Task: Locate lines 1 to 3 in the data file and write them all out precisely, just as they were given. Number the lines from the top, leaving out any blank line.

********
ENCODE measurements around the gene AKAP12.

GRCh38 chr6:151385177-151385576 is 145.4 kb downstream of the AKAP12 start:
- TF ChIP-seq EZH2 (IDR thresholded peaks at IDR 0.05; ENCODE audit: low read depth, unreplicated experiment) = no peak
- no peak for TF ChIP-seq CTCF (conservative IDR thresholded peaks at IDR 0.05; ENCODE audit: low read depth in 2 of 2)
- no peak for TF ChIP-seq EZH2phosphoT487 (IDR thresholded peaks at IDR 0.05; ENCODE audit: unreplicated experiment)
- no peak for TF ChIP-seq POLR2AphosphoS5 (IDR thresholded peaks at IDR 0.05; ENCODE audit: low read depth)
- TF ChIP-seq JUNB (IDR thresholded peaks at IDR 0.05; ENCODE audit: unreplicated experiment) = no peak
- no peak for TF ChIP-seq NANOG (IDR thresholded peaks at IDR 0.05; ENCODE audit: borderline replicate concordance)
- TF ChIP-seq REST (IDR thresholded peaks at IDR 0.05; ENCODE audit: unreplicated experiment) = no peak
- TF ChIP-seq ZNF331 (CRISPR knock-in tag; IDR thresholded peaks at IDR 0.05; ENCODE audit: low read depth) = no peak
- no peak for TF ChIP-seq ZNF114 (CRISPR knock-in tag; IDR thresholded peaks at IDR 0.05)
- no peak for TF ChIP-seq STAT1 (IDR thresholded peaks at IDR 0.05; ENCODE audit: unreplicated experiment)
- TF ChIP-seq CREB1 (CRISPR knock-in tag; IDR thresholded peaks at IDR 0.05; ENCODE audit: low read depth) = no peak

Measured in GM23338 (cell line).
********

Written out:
ENCODE measurements around the gene AKAP12.

GRCh38 chr6:151385177-151385576 is 145.4 kb downstream of the AKAP12 start:
- TF ChIP-seq EZH2 (IDR thresholded peaks at IDR 0.05; ENCODE audit: low read depth, unreplicated experiment) = no peak